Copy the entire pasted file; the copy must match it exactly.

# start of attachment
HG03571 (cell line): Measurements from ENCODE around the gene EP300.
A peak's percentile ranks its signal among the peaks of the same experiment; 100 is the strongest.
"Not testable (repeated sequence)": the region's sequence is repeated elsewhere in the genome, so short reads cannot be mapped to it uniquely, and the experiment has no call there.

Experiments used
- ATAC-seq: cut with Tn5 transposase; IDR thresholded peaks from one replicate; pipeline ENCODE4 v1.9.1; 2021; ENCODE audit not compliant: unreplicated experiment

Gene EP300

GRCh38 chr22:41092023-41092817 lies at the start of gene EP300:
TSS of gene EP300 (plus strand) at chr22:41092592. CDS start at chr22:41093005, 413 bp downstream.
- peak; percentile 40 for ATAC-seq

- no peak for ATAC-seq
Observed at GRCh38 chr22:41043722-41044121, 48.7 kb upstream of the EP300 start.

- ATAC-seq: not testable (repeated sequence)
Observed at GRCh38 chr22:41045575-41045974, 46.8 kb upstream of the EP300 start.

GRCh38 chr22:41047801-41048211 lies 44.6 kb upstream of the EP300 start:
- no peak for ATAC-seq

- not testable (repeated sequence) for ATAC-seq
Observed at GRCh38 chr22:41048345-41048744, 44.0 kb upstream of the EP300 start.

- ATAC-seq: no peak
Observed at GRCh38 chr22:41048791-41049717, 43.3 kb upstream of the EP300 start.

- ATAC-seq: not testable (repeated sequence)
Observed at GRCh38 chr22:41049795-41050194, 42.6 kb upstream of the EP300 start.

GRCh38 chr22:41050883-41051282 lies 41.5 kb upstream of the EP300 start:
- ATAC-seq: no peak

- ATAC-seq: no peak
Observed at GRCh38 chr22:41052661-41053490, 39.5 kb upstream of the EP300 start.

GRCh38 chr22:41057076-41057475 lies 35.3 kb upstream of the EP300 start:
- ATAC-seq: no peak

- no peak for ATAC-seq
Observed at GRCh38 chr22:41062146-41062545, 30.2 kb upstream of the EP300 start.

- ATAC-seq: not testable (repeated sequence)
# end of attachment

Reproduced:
HG03571 (cell line): Measurements from ENCODE around the gene EP300.
A peak's percentile ranks its signal among the peaks of the same experiment; 100 is the strongest.
"Not testable (repeated sequence)": the region's sequence is repeated elsewhere in the genome, so short reads cannot be mapped to it uniquely, and the experiment has no call there.

Experiments used
- ATAC-seq: cut with Tn5 transposase; IDR thresholded peaks from one replicate; pipeline ENCODE4 v1.9.1; 2021; ENCODE audit not compliant: unreplicated experiment

Gene EP300

GRCh38 chr22:41092023-41092817 lies at the start of gene EP300:
TSS of gene EP300 (plus strand) at chr22:41092592. CDS start at chr22:41093005, 413 bp downstream.
- peak; percentile 40 for ATAC-seq

- no peak for ATAC-seq
Observed at GRCh38 chr22:41043722-41044121, 48.7 kb upstream of the EP300 start.

- ATAC-seq: not testable (repeated sequence)
Observed at GRCh38 chr22:41045575-41045974, 46.8 kb upstream of the EP300 start.

GRCh38 chr22:41047801-41048211 lies 44.6 kb upstream of the EP300 start:
- no peak for ATAC-seq

- not testable (repeated sequence) for ATAC-seq
Observed at GRCh38 chr22:41048345-41048744, 44.0 kb upstream of the EP300 start.

- ATAC-seq: no peak
Observed at GRCh38 chr22:41048791-41049717, 43.3 kb upstream of the EP300 start.

- ATAC-seq: not testable (repeated sequence)
Observed at GRCh38 chr22:41049795-41050194, 42.6 kb upstream of the EP300 start.

GRCh38 chr22:41050883-41051282 lies 41.5 kb upstream of the EP300 start:
- ATAC-seq: no peak

- ATAC-seq: no peak
Observed at GRCh38 chr22:41052661-41053490, 39.5 kb upstream of the EP300 start.

GRCh38 chr22:41057076-41057475 lies 35.3 kb upstream of the EP300 start:
- ATAC-seq: no peak

- no peak for ATAC-seq
Observed at GRCh38 chr22:41062146-41062545, 30.2 kb upstream of the EP300 start.

- ATAC-seq: not testable (repeated sequence)